29 Jul Why Write a Family History
Here are my reasons
For half of my life (based on the 120-year life expectancy wished to me since I remember myself) family memories felt ingrained into my DNA—my and my children’s security blanket and armor-plate.
The day my mother died, it stunned me that Emily, my older daughter, did not recognize the keepsakes and the cracked murky photos buried in her grandmother’s closets.
“How would I know?” she asked. She was as amazed that I had expected genes to transport memories as I was that they hadn’t.
That simple question jarred me into the realization that many invaluable threads of our security blanket and chunks of our armor would be lost on my watch unless I fortify them through stories, pictures, documents, historical markers.
“Why don’t you label these mementos,” Emily suggested. “We’ll keep them forever if we know the significance.”
Thus, on the day that vaulted me to the top of my branch, I set out to save the slivers of my family story not blotted out by the merciless twentieth century and, alas, by the silence of so many and by my lack of curiosity.
It was gratifying to label the photographed faces and record the keepsake ownership. For some, it served as their gravesites, the only reminder of them.
But, how could I label the bond, the betweenness, the firm hand on my back, trusty shoulders on my sides, my back never pressed to the wall? I could not.
So, a tedious and absorbing research followed. I worked with a Kiev archivist; traveled to my Ukrainian ancestral towns; acquired a slew of cousins; wrung tales and memories from recesses of their and my brain; foraged for old photographs; and dissected the history that enveloped my roots.
I discovered that the past is not defined as calendar time preceding one’s birth or anything else. The time, I discovered, does not go anywhere, let alone fly; past and present are merely figures of speech, and we do not begin or end, we are all together even if we don’t always recognize each other or open our eyes.
In the process I discovered that my grandmother was right: no apple ever falls from its tree. I discovered my blue blood origins—all the branches of my tree came from the shtetls of Eastern Europe, the source of intellect, learning, wisdom, and proud tradition disguised as poverty and fragility.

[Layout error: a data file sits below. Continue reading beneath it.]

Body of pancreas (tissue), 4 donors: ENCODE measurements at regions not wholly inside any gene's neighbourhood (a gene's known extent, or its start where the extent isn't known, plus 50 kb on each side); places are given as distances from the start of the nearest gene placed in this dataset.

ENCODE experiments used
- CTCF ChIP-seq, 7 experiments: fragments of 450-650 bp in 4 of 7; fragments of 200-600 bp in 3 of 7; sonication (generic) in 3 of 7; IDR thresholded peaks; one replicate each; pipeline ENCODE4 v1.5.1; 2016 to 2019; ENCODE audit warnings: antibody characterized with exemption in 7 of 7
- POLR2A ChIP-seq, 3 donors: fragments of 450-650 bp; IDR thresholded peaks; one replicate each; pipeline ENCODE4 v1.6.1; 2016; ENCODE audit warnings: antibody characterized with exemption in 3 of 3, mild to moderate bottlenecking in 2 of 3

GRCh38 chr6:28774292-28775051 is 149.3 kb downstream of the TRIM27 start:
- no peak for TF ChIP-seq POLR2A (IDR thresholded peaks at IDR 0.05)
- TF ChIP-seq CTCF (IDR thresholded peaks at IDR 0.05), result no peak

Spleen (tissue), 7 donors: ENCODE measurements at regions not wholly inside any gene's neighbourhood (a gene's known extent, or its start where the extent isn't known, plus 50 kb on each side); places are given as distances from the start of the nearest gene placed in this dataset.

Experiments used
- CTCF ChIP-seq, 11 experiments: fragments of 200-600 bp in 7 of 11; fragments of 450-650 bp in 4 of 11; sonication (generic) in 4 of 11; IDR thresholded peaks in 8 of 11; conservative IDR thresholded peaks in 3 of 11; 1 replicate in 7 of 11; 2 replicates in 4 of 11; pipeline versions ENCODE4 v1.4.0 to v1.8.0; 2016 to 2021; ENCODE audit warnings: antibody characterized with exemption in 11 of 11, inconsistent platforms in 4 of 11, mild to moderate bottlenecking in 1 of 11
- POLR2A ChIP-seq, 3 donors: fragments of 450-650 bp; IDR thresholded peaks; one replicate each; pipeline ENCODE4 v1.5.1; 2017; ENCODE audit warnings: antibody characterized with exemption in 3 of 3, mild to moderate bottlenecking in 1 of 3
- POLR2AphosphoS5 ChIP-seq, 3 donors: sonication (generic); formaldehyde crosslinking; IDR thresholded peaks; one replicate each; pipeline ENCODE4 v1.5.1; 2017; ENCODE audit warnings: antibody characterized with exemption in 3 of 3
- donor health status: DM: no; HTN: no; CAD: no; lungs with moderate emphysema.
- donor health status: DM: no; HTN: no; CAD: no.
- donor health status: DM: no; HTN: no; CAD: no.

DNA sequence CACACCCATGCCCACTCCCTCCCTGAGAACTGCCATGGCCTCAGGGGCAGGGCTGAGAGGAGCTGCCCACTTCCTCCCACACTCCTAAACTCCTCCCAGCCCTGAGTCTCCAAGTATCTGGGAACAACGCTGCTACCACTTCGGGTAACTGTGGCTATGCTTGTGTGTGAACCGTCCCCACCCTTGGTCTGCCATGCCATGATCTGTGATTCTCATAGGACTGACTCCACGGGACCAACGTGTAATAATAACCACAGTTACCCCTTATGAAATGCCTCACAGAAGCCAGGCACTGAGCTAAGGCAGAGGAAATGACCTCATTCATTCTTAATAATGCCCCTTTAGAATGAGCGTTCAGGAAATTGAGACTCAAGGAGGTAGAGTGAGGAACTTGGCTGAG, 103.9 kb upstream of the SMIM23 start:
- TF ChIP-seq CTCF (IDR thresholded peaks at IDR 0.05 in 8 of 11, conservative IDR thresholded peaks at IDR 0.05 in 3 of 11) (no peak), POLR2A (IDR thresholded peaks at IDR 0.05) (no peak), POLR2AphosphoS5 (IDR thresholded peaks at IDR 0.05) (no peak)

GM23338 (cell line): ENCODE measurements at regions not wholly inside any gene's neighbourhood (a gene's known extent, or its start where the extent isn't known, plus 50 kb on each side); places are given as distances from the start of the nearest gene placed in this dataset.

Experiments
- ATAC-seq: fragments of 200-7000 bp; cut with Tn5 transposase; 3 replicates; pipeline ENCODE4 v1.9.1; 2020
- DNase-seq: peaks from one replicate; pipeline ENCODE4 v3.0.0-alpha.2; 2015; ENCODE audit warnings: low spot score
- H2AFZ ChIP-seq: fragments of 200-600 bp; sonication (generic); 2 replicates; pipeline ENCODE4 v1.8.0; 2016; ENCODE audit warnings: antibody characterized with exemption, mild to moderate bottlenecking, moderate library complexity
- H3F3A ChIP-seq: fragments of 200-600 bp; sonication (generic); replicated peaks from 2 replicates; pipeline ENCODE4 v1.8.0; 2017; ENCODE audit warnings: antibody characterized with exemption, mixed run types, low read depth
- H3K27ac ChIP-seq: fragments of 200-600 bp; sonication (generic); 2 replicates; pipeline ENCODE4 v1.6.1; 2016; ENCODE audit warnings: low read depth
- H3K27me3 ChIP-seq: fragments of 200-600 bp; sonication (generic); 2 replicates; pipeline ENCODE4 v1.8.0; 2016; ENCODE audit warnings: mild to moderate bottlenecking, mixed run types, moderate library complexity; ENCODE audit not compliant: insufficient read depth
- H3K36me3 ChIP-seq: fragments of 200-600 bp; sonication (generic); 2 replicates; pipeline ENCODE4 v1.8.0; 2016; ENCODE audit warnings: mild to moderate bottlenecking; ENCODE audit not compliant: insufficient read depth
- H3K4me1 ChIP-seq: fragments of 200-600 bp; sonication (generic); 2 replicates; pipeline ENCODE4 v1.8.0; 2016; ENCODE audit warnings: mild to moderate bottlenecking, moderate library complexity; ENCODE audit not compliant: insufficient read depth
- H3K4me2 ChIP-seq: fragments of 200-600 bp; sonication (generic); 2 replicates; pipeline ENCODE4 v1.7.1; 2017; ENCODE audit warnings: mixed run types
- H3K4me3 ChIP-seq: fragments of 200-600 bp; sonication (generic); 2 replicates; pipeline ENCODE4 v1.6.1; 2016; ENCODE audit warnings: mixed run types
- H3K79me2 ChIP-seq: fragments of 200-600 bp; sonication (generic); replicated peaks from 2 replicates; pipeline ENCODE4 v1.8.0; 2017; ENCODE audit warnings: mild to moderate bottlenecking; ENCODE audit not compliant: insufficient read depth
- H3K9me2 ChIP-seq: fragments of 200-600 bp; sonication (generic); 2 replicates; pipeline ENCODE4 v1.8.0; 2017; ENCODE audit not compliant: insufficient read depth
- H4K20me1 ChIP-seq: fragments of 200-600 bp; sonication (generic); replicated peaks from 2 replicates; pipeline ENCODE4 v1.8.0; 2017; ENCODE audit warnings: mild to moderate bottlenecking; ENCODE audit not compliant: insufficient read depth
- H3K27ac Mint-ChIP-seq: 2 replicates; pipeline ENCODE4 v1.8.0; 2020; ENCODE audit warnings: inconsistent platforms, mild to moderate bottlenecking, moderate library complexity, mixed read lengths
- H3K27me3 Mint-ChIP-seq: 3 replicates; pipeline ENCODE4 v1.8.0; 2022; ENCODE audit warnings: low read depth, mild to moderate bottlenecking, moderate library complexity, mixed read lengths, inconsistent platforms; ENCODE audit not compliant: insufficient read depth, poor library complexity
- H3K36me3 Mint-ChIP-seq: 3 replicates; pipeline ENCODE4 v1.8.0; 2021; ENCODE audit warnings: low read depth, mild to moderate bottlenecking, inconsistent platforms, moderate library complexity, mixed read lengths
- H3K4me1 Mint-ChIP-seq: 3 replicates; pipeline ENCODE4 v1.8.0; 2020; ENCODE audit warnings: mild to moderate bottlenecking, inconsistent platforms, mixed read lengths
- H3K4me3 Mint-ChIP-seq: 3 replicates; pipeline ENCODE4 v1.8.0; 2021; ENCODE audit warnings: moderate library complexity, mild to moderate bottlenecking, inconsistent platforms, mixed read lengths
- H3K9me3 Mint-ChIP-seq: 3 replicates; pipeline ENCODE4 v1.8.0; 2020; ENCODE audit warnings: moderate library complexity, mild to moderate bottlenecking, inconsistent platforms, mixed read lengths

We watch Fiddler on the Roof and refuse to believe that we sophisticates have anything in common with that rigid, amusing culture populated by caricatures. After all, we live far away; need sub-titles when Yiddish songs are performed; attend the synagogue on high holidays, if that; receive secular education; achieve secular recognition, fame, Nobel prizes.
Sooner or later, however, our eyes meet the eyes of that dismissed, much satirized world that has waited patiently all along for us to notice it, to recognize shtetl children in ourselves, the genetic and cultural beneficiaries of a civilization whose contribution to humanity, through immigration, and to the fall of the Russian Empire, through the revolutionary movement, was and continues to be as significant as it was and continues to be underestimated.
And I discovered that there is History and there is history. The former – researched, taught, focused on the world – creates, and often rewrites our collective story organized by date and cataclysm. The latter – private and timid – consists of memories, both told and unspoken, of families and individuals.
Winston Churchill said that the farther backward you could look the farther forward you could see. I choose to believe that he had meant not simply History’s chronological distance but also history’s non-linear expanse. It’s the latter that tells you who you are, lets you trace the reasons for the choices you make at each fork in your road.
L’dor V’dor, From Generation to Generation.